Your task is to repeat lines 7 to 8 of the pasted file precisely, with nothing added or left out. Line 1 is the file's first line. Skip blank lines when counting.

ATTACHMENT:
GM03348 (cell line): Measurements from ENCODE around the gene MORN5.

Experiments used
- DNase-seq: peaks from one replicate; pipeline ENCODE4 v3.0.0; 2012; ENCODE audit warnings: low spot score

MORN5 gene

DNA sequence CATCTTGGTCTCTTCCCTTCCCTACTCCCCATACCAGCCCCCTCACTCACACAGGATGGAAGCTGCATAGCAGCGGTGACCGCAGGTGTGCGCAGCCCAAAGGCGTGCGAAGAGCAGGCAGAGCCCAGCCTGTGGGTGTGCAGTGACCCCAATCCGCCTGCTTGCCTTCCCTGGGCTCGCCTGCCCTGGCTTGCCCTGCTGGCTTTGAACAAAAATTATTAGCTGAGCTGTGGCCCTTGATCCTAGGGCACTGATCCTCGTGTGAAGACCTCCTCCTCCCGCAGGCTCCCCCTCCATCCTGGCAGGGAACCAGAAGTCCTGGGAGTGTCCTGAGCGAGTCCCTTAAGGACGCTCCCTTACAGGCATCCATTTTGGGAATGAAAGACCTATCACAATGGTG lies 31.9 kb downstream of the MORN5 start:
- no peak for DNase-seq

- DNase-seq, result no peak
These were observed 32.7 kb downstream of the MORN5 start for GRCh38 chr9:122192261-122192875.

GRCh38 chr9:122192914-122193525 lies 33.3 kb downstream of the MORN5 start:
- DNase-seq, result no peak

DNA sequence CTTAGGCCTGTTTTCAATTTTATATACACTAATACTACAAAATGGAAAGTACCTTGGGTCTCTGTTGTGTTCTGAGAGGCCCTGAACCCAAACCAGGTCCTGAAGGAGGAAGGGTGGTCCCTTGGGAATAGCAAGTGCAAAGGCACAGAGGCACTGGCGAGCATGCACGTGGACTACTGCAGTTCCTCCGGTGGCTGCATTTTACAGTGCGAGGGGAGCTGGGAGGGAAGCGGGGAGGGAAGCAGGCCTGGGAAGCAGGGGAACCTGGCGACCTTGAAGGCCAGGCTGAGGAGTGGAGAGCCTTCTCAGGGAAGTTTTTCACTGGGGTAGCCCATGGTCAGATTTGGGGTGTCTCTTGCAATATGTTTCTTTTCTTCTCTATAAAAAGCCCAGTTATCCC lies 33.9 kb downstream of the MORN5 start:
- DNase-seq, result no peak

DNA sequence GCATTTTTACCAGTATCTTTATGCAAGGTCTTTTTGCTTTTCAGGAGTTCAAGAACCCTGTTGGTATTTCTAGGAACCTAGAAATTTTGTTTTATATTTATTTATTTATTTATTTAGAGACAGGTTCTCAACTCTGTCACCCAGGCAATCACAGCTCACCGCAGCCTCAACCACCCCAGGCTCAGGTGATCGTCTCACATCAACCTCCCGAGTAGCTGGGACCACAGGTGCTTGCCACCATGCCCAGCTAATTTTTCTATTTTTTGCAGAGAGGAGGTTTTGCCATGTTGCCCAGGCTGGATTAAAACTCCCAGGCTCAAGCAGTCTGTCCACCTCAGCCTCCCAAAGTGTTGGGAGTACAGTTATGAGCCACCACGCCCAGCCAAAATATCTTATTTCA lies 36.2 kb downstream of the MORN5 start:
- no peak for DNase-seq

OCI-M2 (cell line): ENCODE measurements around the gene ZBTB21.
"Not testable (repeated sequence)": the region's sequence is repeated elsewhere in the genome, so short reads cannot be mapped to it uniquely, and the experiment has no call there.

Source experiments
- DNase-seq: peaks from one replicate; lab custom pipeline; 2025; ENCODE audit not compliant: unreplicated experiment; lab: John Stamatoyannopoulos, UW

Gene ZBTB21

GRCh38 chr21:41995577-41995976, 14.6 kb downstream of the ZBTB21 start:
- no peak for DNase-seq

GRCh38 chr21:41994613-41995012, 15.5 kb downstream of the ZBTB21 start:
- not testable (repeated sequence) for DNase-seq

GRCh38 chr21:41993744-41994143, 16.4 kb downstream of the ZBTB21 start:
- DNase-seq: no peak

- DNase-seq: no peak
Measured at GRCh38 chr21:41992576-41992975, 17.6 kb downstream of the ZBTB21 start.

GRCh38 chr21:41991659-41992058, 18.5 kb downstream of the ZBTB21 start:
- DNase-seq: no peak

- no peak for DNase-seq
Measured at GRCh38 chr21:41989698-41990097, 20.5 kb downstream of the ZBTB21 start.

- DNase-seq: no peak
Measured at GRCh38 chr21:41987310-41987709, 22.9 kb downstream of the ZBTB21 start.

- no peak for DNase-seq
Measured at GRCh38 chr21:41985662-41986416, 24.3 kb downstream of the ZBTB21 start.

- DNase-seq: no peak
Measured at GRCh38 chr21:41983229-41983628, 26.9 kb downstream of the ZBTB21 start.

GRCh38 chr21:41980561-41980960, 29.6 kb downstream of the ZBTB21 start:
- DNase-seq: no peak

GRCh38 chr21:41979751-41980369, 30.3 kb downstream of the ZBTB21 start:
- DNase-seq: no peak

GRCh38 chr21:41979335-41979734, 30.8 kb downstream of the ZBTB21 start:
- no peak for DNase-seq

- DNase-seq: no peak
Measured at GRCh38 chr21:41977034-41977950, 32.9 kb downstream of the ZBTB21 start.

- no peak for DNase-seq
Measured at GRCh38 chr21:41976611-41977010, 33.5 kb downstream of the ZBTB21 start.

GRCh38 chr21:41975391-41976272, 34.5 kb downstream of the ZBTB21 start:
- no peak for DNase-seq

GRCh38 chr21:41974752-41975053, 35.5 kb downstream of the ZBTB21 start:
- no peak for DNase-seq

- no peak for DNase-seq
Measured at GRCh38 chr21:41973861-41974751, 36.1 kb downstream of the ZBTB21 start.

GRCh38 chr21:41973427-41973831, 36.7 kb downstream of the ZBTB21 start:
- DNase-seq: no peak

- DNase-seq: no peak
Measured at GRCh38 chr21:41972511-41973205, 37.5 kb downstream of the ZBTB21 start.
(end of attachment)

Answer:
- DNase-seq, result no peak
These were observed 32.7 kb downstream of the MORN5 start for GRCh38 chr9:122192261-122192875.